Wow, what a dustup! I love scenarios like this; it shows how much things have changed regarding "rapid-response PR". 

I won't go to the point of rehashing the whole boo-boo; but I imagine some marketing and PR folks are in the hotseat today, and wishing it was over already. The short version is that GoPro sent a nastygram to an online reviewer/seller of cameras -- and the Interwebs just blew up with, ahem, "feedback" about the action.

What struck me at a fast scan of this article (and not taking the time to dig into the apparently vast array of source material that has materialized) is that the corporate communications seemed to be a ham-fisted mashup of warm 'n' fuzzy informal outreach ("Hey Greg, we're posting to Reddit..." the corporate head of communications says to a reporter) alongside a legal bray about copyroght infringement. Just a strange tactic.

Look -- I think GoPro's got a great product; I don't have anything negative to say about them. It just seems that their comm and PR folks got caught making a mistake -- WHICH ANY OF US COULD DO -- and now it's just going to leave a negative impression.

You know what this makes me think of? The "Gotcha" speed-rounds of political maneuvering you see during the heat of a campaign (go back and watch Wag the Dog again).

And for the many "armchair attorneys" who've chimed in -- it's a tidbit of entertainment, and then on to the next.

We live in strange times! 


 
 
I read an article today citing a recent Pew Internet Research study that notes that (surprise!) some people are getting bored with Facebook. Articles predicting the demise of Facebook started cropping up not long after the mass market began to get familiar with the site. One reason seems to be that young early adopters don't like the fact that all these mass market/laggard/Luddites started stinking up the place, and sucking the cool out of the site. I know a young twentysomething who was an early adopter who dropped Facebook years ago -- only to find that she had to reluctantly re-engage with the site as part of her job working on the social media team for a cell phone company! Why is her company there? Because customers are there, and they reach out for customer service support, to give feedback, and to complain.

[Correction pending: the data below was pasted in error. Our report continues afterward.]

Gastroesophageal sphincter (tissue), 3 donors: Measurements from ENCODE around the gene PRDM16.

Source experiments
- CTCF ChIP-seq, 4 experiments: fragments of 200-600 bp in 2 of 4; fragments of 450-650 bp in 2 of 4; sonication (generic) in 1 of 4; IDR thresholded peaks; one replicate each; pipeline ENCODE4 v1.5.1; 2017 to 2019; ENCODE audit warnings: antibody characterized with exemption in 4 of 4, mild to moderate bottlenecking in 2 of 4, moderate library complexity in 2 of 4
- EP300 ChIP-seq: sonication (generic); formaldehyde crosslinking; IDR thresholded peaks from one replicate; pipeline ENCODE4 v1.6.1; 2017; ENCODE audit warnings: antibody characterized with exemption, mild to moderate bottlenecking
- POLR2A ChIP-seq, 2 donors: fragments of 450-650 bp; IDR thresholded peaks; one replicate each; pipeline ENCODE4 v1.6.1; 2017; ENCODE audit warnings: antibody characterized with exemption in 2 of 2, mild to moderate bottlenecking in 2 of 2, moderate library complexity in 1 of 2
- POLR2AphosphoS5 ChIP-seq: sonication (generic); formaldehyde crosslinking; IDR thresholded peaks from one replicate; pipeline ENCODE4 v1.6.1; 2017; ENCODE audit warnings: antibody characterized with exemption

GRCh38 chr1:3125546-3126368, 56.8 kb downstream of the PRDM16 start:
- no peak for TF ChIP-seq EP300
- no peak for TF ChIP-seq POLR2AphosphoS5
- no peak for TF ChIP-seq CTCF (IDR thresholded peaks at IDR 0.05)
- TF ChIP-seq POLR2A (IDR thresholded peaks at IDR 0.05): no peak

So, what's a marketer to do? Drop Faceboook? Reduce the emphasis on it? Stay the course? 

Depends on your customer base. Monolithic thinking never helps with marketing; what works for one company might totally bomb for another. Sure, people get bored with "the same old thing" over and over... and honestly I would not use Facebook at all if I didn't have to because it's pretty much expected, given what I do for a living. My reason is simply because as we all know "there's no such thing as a free lunch." 

Facebook is free to use -- because WE, the users, ARE the product. That's how they make their money -- highly targeted advertising and promoted posts. Facebook is a mechanical sifter of your individual interests that ensures access to you can be bought. We do this at my company every week as we place Facebook ads and promote posts: we're buying your attention. 

Sure, some people are going to drift away to something else... but then again, some people are passionate and totally "into" their Facebook lives. 

Thank heaven, we all have choices, and don't have to do the same thing!

 
 
Not encouragement if you're single and searching -- I mean encouragement for entrepreneurs who are trying to find a good idea to market and monetize. I had to scroll through this super-hilarious Buzzfeed piece twice -- it just floored me to see how many ways people have decided to slice n dice the age-old search for a mate!